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Publication numberUS7138855 B2
Publication typeGrant
Application numberUS 10/471,342
PCT numberPCT/EP2002/000453
Publication dateNov 21, 2006
Filing dateJan 18, 2002
Priority dateMar 8, 2001
Fee statusPaid
Also published asDE20104111U1, EP1366568A1, EP1366568B1, US20050073336, WO2002082650A1
Publication number10471342, 471342, PCT/2002/453, PCT/EP/2/000453, PCT/EP/2/00453, PCT/EP/2002/000453, PCT/EP/2002/00453, PCT/EP2/000453, PCT/EP2/00453, PCT/EP2000453, PCT/EP2002/000453, PCT/EP2002/00453, PCT/EP2002000453, PCT/EP200200453, PCT/EP200453, US 7138855 B2, US 7138855B2, US-B2-7138855, US7138855 B2, US7138855B2
InventorsManfred Herz, Alvaro Pineda Garcia
Original AssigneeSchott Ag
Export CitationBiBTeX, EndNote, RefMan
External Links: USPTO, USPTO Assignment, Espacenet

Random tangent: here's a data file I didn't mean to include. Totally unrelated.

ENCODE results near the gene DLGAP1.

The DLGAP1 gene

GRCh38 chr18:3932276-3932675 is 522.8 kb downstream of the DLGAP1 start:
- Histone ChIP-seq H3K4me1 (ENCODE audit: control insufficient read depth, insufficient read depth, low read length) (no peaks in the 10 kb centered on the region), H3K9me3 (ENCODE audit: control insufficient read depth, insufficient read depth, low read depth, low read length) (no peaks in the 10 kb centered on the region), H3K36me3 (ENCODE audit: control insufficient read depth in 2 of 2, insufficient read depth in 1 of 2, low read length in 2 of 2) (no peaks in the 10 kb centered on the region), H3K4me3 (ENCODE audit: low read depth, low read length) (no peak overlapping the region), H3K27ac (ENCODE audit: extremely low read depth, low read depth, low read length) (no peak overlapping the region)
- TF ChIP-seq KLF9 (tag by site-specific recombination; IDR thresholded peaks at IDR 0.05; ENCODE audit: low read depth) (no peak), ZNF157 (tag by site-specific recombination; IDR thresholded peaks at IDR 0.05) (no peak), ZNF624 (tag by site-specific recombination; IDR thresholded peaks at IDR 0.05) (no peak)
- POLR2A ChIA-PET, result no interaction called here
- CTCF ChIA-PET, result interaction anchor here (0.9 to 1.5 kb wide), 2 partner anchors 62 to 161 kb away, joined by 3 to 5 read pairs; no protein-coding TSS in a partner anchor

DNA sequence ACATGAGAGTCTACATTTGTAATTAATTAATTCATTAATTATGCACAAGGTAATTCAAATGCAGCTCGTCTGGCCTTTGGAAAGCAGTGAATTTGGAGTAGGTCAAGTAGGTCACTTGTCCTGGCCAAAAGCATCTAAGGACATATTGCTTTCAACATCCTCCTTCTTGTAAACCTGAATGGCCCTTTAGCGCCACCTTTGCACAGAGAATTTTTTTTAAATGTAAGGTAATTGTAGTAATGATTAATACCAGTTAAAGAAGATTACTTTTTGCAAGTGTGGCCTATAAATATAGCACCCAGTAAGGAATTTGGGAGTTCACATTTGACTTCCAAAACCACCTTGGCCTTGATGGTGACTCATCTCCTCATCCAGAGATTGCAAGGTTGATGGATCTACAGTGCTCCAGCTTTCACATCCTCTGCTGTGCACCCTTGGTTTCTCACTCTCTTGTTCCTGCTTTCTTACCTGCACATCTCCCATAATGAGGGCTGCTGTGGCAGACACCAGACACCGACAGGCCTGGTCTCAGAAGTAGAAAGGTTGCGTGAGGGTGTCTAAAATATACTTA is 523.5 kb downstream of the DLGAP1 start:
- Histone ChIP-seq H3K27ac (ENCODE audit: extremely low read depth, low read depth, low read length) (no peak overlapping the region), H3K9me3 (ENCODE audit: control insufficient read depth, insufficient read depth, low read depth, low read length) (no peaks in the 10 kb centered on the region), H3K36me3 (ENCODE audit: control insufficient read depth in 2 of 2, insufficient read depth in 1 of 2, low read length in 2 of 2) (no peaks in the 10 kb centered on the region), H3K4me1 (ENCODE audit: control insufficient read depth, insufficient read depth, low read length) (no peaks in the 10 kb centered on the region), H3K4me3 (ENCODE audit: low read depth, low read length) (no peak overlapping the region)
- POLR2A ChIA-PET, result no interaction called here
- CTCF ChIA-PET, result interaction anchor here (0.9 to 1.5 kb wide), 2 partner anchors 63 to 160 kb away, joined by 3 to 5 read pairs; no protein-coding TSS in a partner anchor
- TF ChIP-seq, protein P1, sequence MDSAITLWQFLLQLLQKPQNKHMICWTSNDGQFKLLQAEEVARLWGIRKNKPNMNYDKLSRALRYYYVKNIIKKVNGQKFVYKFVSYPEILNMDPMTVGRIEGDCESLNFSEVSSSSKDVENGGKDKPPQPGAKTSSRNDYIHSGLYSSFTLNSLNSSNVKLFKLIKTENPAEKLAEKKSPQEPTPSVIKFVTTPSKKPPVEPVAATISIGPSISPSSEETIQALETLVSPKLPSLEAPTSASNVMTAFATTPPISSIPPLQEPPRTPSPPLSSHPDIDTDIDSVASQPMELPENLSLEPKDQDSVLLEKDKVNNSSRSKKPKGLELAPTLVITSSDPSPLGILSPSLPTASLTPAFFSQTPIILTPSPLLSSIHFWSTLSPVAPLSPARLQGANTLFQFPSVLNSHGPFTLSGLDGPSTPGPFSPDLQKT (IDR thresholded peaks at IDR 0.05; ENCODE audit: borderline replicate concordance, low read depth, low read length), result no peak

Circuit arrangement for switching a current of and off without the occurrence of overcurrent
US 7138855 B2
Abstract
There is provided a circuit arrangement for switching a current on and off without overcurrent. The circuit arrangement includes a current source, a load associated with the current source, a switching transistor for switching the current source on and off, where the switching transistor has a parasitic capacitance between a control electrode and a first output electrode, and a shorting device between the control electrode and the first output electrode of the switching transistor for switching off the current source. The current can be used, for example, to drive a laser diode.
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Claims(6)
1. A circuit arrangement, comprising:
a current source;
a load associated with the current source;
a switching transistor that switches the current source on and off, having a control electrode, a first output electrode, and a parasitic capacitance between the control electrode and the first output electrode; and